After the Obama administration's incarnation of the HHS threw pro-choicers under the bus with its overrule of the FDA's decision to make Plan B emergency contraception available over the counter with no age restrictions, hopes were low that the department would do the right thing when it came to religious-right demands for broad exceptions to the new HHS requirement that contraception be covered without a co-pay by insurance companies. The right wanted the religious exemption, which currently only covers religious employers who are basically working ministry, to include any organization that had a religious affiliation. Today, the administration issued its decision: It's sticking to the regulations as currently written, and not expanding the exemptions.
This is no small deal. Right now, the exceptions mainly cover people who work for churches and not much else. The exemptions that were demanded would include, among other employers, religiously affiliated universities and hospitals, even though those organizations are there to serve the general public and not just their narrow congregations. (And subsequently benefit from federal spending on education and health care.) Since these kinds of organizations are often Catholic-affiliated, the exemptions had the potential to exclude not a small number of women from full coverage.
This ruling is consistent with other federal law. The EEOC recognizes the right to have contraception covered in the same way other drugs are by insurance companies, and federal judges have upheld that decision. The problem is that the EEOC can't do anything unless it receives a complaint, and most women are unaware that they have rights, and even if they are aware, they fear retaliation from their employers if they push on this issue. The new regulations from the HHS have more teeth, which is why so many anti-choice groups were fighting them. Additionally, the new regulations require that contraception be offered with no co-pay. Sex-phobic employers could previously discourage contraception use by simply having high co-pays for contraception; that won't be possible any longer.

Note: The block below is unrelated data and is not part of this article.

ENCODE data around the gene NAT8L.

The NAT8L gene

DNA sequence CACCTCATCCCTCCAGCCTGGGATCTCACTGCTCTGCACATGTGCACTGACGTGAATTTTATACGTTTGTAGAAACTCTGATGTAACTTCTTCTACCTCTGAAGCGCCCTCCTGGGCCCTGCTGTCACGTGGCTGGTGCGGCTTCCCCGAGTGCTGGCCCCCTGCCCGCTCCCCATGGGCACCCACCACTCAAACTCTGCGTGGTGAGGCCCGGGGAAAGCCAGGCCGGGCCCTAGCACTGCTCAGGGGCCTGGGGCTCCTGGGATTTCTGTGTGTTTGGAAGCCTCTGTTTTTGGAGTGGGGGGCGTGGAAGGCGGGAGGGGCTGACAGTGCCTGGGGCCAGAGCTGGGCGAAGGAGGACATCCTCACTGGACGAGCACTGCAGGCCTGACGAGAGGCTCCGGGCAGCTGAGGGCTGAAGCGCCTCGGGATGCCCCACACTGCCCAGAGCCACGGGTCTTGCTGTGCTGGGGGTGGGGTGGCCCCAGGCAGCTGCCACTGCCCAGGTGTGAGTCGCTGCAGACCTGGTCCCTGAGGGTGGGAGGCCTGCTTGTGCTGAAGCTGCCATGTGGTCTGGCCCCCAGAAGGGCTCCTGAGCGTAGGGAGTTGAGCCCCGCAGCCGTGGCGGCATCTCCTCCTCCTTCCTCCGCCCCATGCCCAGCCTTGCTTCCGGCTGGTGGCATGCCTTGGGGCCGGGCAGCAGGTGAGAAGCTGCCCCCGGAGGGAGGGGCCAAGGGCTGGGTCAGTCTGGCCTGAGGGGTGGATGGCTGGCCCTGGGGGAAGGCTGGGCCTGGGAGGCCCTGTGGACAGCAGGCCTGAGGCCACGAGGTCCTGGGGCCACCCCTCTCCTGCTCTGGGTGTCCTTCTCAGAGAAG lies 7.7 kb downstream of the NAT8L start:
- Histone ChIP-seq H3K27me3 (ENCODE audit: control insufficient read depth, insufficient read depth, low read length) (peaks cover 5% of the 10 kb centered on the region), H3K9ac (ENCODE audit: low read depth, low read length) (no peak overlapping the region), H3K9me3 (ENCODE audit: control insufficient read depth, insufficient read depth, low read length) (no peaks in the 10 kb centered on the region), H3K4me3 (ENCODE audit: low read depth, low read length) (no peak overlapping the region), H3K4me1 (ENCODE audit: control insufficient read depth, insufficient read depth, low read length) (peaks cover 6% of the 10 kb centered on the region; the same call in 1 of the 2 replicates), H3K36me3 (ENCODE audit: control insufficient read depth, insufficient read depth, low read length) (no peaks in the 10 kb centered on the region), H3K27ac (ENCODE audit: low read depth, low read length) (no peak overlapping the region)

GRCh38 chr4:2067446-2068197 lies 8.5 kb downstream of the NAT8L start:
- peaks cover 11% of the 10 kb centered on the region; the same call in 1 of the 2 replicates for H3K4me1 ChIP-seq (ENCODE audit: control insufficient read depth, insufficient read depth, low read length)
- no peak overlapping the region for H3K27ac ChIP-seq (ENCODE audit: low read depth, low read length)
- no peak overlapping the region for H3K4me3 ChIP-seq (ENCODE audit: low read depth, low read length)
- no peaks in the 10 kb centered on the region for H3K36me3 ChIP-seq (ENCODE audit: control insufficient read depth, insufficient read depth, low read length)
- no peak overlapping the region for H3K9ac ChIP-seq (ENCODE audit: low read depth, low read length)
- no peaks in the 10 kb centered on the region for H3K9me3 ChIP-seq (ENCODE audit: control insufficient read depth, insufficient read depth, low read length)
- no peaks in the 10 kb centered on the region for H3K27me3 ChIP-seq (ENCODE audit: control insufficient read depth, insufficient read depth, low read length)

It's worth remembering that while most people think of hormonal contraception when they think of "free birth control" under the new regulations, these regulations also cover sterilization and IUDs. In August, I covered this facet of the new regulations for Slate, but a quick recap: Since getting an IUD can cost a cool grand without insurance coverage, the device is prohibitively expensive (though it's the cheapest reversible form of contraception in the aggregate). That price will now be free to insured women. Even if they work for a Catholic hospital, though they'll have to go to a non-Catholic service provider to actually get their IUD inserted.
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